doctors and nurses

Policymakers in Washington, as a part of the deficit reduction deliberations, are considering cuts as high as $60 billion over 10 years in federal support for physician-training programs. To help you understand what this means, see what Dr. Peter Rhee, medical director of trauma at the University of Arizona Medical Center and one of the surgeons who treated Congresswoman Gabrielle Giffords after the Jan. 8 shooting has to say about the issue:

“If these drastic cuts take place, our hospital would lose about $8.8 million a year for 10 years. This could mean that we no longer would be able to provide the same high-quality care that the shooting victims of the tragic Jan. 8 event in Tucson received. No fewer than 35 physicians-in-training worked continuously and diligently, day and night, as part of our trauma team caring for all those shot on that day. We are fully aware that reducing the deficit is essential, but the public should know what the consequences could be for health care.  Teaching the next generation of doctors is critical. Do we want to put our health or our children’s health at risk? If trainees are cut from the system, it quickly would begin to fail. The entire concept of Level I trauma centers would crumble and dismantle before our eyes. Our doctor training programs and teaching hospitals, like our Level I trauma center, save lives every day. I hope that our representatives in Congress remember that and vote to preserve federal support for graduate medical education.”

Yes, we need to address the deficit.   But do we really want to jeopardize programs that train the next generation of doctors?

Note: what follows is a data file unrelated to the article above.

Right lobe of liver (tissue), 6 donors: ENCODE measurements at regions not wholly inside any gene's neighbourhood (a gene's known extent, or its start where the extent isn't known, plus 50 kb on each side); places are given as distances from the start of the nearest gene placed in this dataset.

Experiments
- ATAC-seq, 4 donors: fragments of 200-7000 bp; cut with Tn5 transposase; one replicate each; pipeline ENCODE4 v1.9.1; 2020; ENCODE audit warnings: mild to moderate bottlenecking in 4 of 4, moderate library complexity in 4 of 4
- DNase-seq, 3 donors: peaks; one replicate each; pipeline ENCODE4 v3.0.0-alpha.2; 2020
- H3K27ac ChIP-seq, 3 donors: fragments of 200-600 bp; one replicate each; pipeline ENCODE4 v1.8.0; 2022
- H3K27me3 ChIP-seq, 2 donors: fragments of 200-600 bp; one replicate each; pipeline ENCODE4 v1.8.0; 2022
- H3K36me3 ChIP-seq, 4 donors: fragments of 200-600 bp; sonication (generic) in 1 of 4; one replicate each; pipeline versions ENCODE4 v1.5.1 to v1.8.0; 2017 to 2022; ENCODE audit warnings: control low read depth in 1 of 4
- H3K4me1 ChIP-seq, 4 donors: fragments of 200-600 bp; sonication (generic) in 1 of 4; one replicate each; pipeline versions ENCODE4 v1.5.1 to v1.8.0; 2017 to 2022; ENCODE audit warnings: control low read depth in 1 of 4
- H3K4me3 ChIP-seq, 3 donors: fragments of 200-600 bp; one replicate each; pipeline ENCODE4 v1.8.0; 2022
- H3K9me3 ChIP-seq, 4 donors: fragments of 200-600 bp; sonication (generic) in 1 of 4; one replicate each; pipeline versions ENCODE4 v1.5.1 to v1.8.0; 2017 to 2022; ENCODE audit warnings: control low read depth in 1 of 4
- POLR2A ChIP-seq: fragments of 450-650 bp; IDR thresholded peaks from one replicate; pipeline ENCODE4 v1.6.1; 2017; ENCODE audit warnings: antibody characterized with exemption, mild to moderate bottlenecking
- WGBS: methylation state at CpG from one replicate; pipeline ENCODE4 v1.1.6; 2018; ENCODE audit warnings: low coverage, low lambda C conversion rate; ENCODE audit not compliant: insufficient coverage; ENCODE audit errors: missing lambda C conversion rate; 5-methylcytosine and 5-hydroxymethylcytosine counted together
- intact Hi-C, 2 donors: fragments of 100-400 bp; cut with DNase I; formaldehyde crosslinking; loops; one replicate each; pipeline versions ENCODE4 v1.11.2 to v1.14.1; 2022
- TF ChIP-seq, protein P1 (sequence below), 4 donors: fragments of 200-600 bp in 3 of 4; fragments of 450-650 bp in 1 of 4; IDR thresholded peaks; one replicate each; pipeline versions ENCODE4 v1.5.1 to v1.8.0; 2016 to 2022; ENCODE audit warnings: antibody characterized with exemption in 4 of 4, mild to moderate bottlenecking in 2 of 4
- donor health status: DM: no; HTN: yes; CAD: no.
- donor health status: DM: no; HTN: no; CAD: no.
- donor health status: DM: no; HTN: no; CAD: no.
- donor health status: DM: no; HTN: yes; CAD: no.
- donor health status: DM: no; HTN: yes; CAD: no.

TDWI is pleased that Kevin Lohenry, PhD, PA-C has written a guest post on this important topic. Kevin currently serves as President of the Physician Assistant Education Association and as Director and Assistant Professor of Clinical Family Medicine for the Keck School of Medicine of USC Division of Physician Assistant (PA) Studies.

Graduate Medical Education funding is critical for all primary care providers

By Kevin Lohenry, PhD, PA-C

Better health for America can be achieved only if we have adequate numbers of primary care providers at all levels. For this reason, physician assistants oppose any proposal to cut funding for GME, a 50+ year-old program that has helped underwrite training for many doctors and nurses. The physician assistant profession, which delivers primary care services alongside doctors and nurses, didn’t exist when GME was written into law, and we are therefore ineligible to receive any of this funding. But as advocates for good patient care, we all lose something if GME is cut, especially the patients.

Reducing GME funding would place a significant strain on teaching hospitals and on all of the medical professionals involved in delivering primary care, especially those that treat the medically underserved. It would mean fewer students in primary care programs, exacerbating inadequacies in our primary care workforce – ultimately threatening both access to health care and the quality of the services provided.

Cuts to graduate medical education will mean something to everyone – eventually. Having fewer doctors and nurses available to provide primary care will be felt by everyone – eventually. Physician assistants are opposed to anything that further burdens our primary care system, especially at a time when we are all trying to figure out how to provide better, more efficient services at lower costs.

Cutting funding that helps provide training to a new generation of primary care doctors and nurses is an ill-advised step backward. Patients cannot withstand this type of austerity, and neither can the medical professionals who are trying to keep them safe and healthy.

The Physician Assistant Education Association stands with our physician and nurse partners to keep full GME funding. Full GME funding – and support for the training of a range of primary care disciplines, including physician assistants – is imperative if we are to meet the nation’s goals of providing access to quality patient care.


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